Das hat jetzt die höchste Priorität im Lande Albanien
Albanian government launches ID programme
A better voter identification system is a top priority for the country, says Albanian Prime Minister Sali Berisha.
By Erlis Selimaj for Southeast European Times in Tirana – 20/03/07
Each time the country holds an election, voters must use birth certificates and various other documents to prove their identity.
During elections, Albanians have had to rely on birth certificates and other means of identification to prove who they are. The hassles involved have sparked a furor every election cycle. The government is now seeking to address the problem by reviving the idea of ID cards, first proposed seven years ago.
According to authorities, the ID cards will be issued to citizens over the age of 16. To prevent fraudulent use, the cards will include the owner’s fingerprints, a computer chip containing data about the bearer, and an unchangeable identification number.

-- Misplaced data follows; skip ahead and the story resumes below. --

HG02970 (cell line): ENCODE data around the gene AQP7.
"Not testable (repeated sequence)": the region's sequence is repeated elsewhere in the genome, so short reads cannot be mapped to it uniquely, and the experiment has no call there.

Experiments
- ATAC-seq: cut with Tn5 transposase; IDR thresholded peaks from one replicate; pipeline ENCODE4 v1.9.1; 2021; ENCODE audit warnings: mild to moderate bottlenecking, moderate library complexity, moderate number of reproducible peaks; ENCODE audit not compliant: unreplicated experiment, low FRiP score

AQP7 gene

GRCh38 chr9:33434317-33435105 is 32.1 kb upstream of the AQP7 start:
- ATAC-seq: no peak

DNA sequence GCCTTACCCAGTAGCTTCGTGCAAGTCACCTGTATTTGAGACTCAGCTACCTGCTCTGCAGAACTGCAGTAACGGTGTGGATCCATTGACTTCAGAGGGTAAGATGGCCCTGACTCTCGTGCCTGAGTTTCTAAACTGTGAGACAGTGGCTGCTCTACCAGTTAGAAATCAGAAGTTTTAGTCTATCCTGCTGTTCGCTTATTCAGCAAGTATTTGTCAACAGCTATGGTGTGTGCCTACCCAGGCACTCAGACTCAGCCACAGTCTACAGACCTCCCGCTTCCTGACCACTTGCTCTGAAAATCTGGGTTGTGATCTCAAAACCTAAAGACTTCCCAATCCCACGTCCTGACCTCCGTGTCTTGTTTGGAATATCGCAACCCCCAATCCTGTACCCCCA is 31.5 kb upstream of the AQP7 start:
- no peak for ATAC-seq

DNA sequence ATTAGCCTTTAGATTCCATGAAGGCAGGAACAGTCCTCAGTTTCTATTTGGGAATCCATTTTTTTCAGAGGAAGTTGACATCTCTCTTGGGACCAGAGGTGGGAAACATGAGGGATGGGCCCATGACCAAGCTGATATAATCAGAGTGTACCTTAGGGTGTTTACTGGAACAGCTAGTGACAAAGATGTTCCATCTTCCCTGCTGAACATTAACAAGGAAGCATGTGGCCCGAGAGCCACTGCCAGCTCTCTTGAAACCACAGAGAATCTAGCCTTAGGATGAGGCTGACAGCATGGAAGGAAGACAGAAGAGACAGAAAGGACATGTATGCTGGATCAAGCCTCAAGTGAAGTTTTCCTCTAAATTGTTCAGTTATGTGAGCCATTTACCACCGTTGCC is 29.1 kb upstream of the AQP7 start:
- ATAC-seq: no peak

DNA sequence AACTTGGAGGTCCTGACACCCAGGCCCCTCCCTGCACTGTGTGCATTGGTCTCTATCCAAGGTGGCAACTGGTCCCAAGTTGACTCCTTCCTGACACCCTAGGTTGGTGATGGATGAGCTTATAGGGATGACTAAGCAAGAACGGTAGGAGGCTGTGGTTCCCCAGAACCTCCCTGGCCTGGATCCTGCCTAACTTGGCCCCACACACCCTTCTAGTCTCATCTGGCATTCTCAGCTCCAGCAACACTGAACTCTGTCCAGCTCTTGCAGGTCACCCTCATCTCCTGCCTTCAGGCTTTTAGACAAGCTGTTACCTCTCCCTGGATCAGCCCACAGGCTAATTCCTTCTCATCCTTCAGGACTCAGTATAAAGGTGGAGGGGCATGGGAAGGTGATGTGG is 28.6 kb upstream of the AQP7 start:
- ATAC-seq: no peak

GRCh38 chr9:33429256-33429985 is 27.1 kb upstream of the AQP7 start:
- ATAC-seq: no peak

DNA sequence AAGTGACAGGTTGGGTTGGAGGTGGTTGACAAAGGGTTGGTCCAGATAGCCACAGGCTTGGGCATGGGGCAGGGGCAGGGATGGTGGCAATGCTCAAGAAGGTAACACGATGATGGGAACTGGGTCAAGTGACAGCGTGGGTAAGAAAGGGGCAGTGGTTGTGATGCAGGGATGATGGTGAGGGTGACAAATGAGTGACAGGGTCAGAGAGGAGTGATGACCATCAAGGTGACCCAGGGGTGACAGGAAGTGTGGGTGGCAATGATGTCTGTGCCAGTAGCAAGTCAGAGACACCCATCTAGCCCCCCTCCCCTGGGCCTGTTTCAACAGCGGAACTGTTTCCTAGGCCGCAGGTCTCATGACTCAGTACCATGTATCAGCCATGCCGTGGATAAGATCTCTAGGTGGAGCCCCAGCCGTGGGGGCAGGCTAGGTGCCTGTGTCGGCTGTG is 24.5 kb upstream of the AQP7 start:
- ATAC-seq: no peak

Introducing this new form of ID will “get rid of the certificate mania once and for all,” Prime Minister Sali Berisha promises. According to him, the initiative is a top priority and the government is prepared to reallocate state funds to the Interior Ministry to ensure its implementation.
The new IDs are meant not only to help ensure smoother elections in the future, but also to help the country fulfil the conditions put forward by the EU within the framework of its Stabilisation and Association Agreement with Albania.
The drawbacks of using birth certificates emerged once again during last month’s local elections, which were plagued by complaints. The international community has been urging Albania to overhaul its ID system as part of overall election reform.
Analysts have welcomed the government move, while noting that the new ID process will require a census. This, in turn, will make it necessary to account for the number of Albanians who live abroad.
The debate over the ID cards is not new. In 2000, authorities tried to issue an “election card” for all those eligible to vote. However, the project failed as authorities rushed to complete the process without adequate planning.
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